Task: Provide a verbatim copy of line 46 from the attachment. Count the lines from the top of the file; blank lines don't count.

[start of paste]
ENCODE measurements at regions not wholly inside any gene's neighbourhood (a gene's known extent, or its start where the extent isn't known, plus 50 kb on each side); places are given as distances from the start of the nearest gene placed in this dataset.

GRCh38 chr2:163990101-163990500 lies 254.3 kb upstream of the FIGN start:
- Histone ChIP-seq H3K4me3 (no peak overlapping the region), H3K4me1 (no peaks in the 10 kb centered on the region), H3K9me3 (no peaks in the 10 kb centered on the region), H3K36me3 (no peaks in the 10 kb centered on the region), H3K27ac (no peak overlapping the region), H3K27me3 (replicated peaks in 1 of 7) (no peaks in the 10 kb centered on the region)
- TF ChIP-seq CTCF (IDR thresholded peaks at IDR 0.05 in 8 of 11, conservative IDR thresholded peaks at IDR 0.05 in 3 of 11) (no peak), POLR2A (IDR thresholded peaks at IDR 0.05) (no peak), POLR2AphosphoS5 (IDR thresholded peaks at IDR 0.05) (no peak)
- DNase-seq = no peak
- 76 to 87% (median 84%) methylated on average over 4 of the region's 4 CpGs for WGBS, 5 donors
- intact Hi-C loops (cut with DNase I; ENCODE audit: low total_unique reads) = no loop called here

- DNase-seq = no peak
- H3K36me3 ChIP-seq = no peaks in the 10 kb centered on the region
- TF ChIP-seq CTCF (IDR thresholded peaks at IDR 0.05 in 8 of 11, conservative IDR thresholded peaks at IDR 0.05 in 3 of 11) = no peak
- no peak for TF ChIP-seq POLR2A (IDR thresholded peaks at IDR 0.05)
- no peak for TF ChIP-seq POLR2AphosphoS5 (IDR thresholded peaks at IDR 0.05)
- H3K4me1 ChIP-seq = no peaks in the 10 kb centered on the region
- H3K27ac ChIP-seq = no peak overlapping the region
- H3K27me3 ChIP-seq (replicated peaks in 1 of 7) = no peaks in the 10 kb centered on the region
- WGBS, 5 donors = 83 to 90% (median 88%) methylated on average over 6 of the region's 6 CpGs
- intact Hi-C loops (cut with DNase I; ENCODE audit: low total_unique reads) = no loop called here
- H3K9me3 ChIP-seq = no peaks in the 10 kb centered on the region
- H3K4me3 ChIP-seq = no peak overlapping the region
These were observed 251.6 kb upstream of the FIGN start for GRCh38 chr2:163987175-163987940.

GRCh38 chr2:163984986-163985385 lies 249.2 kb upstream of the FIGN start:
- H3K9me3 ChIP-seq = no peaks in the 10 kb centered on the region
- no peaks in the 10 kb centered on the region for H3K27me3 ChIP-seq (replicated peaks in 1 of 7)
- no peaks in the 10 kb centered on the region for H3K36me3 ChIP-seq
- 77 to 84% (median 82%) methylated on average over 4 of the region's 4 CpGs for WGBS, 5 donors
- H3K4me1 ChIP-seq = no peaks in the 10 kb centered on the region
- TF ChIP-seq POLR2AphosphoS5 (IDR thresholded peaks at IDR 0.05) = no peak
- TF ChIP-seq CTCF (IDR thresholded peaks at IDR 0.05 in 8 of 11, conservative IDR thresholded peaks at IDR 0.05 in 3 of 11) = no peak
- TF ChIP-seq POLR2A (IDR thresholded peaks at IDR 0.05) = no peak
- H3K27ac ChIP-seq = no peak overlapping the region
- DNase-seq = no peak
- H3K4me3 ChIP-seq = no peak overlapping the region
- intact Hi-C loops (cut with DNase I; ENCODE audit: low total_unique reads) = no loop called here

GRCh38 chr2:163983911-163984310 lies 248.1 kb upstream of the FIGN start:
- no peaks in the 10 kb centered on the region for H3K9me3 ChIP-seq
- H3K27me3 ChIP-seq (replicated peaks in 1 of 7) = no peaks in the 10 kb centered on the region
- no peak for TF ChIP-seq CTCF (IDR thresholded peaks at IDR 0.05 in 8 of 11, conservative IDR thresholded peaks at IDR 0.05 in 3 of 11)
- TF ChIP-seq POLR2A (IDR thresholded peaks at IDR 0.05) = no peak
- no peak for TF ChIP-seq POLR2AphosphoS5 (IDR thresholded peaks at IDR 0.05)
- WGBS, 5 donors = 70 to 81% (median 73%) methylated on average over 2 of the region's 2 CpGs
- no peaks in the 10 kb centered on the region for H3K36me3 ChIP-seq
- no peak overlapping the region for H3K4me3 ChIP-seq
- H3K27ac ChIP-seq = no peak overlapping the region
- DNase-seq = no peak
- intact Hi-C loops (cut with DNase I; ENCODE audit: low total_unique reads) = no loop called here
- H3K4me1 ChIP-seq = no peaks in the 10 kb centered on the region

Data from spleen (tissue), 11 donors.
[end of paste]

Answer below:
- H3K4me1 ChIP-seq = no peaks in the 10 kb centered on the region